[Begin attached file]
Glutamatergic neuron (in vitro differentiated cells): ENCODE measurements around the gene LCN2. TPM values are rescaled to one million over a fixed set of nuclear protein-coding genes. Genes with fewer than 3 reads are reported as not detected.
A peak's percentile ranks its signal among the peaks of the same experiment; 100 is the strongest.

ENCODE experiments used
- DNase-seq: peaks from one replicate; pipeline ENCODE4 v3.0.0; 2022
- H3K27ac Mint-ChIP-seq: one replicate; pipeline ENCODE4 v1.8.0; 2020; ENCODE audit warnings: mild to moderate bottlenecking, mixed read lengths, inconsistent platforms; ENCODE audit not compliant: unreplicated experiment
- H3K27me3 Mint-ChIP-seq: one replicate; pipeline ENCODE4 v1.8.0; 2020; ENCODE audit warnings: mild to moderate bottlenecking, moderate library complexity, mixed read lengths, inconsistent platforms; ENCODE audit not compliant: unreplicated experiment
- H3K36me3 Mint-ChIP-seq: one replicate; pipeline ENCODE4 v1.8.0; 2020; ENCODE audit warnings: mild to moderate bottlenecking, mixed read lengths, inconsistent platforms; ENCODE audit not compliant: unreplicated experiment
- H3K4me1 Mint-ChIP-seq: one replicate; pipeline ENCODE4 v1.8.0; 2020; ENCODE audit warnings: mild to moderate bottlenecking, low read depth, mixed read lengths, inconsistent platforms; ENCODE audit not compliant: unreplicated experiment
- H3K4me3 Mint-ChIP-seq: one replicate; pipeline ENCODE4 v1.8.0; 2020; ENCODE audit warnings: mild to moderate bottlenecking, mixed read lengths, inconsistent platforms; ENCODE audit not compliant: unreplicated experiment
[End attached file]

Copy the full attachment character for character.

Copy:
Glutamatergic neuron (in vitro differentiated cells): ENCODE measurements around the gene LCN2. TPM values are rescaled to one million over a fixed set of nuclear protein-coding genes. Genes with fewer than 3 reads are reported as not detected.
A peak's percentile ranks its signal among the peaks of the same experiment; 100 is the strongest.

ENCODE experiments used
- DNase-seq: peaks from one replicate; pipeline ENCODE4 v3.0.0; 2022
- H3K27ac Mint-ChIP-seq: one replicate; pipeline ENCODE4 v1.8.0; 2020; ENCODE audit warnings: mild to moderate bottlenecking, mixed read lengths, inconsistent platforms; ENCODE audit not compliant: unreplicated experiment
- H3K27me3 Mint-ChIP-seq: one replicate; pipeline ENCODE4 v1.8.0; 2020; ENCODE audit warnings: mild to moderate bottlenecking, moderate library complexity, mixed read lengths, inconsistent platforms; ENCODE audit not compliant: unreplicated experiment
- H3K36me3 Mint-ChIP-seq: one replicate; pipeline ENCODE4 v1.8.0; 2020; ENCODE audit warnings: mild to moderate bottlenecking, mixed read lengths, inconsistent platforms; ENCODE audit not compliant: unreplicated experiment
- H3K4me1 Mint-ChIP-seq: one replicate; pipeline ENCODE4 v1.8.0; 2020; ENCODE audit warnings: mild to moderate bottlenecking, low read depth, mixed read lengths, inconsistent platforms; ENCODE audit not compliant: unreplicated experiment
- H3K4me3 Mint-ChIP-seq: one replicate; pipeline ENCODE4 v1.8.0; 2020; ENCODE audit warnings: mild to moderate bottlenecking, mixed read lengths, inconsistent platforms; ENCODE audit not compliant: unreplicated experiment